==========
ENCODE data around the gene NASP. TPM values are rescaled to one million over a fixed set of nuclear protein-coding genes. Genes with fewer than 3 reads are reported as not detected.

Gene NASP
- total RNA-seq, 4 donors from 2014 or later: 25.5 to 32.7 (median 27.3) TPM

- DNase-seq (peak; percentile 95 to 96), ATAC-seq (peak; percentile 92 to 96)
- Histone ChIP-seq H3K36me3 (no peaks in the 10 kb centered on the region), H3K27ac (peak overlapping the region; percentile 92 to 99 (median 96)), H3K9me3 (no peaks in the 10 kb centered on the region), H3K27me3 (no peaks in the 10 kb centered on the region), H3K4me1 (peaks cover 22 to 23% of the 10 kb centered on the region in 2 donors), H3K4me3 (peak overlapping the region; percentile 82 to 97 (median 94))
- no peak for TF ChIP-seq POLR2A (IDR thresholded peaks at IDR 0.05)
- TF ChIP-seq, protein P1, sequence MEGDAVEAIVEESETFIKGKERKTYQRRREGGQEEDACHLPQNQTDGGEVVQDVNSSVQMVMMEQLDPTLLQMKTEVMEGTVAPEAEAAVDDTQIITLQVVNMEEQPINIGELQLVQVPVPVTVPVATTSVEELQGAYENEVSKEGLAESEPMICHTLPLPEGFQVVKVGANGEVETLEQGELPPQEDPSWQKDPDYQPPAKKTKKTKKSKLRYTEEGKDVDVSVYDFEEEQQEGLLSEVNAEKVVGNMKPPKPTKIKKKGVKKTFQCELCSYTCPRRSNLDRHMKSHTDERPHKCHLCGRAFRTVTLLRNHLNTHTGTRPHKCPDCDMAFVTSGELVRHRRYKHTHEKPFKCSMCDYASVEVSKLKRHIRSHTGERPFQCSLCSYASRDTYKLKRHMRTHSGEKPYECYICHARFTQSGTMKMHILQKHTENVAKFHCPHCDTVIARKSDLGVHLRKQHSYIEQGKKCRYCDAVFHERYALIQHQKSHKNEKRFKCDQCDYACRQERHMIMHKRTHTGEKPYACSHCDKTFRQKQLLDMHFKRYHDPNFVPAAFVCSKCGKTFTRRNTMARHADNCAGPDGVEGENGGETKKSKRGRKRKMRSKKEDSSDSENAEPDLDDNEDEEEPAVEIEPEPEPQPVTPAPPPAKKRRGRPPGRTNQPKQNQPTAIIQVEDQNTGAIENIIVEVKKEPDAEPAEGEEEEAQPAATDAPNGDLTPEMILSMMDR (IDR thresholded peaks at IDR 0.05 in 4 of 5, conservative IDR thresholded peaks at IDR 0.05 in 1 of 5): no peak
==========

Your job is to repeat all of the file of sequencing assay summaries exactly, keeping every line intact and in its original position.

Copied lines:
ENCODE data around the gene NASP. TPM values are rescaled to one million over a fixed set of nuclear protein-coding genes. Genes with fewer than 3 reads are reported as not detected.

Gene NASP
- total RNA-seq, 4 donors from 2014 or later: 25.5 to 32.7 (median 27.3) TPM

- DNase-seq (peak; percentile 95 to 96), ATAC-seq (peak; percentile 92 to 96)
- Histone ChIP-seq H3K36me3 (no peaks in the 10 kb centered on the region), H3K27ac (peak overlapping the region; percentile 92 to 99 (median 96)), H3K9me3 (no peaks in the 10 kb centered on the region), H3K27me3 (no peaks in the 10 kb centered on the region), H3K4me1 (peaks cover 22 to 23% of the 10 kb centered on the region in 2 donors), H3K4me3 (peak overlapping the region; percentile 82 to 97 (median 94))
- no peak for TF ChIP-seq POLR2A (IDR thresholded peaks at IDR 0.05)
- TF ChIP-seq, protein P1, sequence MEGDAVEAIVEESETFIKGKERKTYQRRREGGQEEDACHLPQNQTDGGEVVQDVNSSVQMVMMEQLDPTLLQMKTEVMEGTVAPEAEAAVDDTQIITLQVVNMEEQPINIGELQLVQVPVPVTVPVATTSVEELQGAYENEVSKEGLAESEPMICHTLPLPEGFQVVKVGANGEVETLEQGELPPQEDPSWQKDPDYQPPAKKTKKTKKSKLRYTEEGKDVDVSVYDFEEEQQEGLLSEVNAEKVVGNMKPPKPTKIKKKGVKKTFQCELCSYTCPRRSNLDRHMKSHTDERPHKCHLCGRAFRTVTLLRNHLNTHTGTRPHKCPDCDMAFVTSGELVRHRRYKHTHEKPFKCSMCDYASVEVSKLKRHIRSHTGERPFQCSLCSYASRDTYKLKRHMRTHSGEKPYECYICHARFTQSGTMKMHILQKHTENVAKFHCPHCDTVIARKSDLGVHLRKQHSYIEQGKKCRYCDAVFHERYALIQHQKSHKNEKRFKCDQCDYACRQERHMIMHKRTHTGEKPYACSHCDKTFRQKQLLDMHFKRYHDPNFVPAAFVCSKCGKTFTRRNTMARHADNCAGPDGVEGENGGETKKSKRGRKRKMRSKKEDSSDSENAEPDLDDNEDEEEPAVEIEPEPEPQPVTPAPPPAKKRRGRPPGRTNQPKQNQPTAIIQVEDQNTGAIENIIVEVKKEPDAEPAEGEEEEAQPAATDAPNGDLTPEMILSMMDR (IDR thresholded peaks at IDR 0.05 in 4 of 5, conservative IDR thresholded peaks at IDR 0.05 in 1 of 5): no peak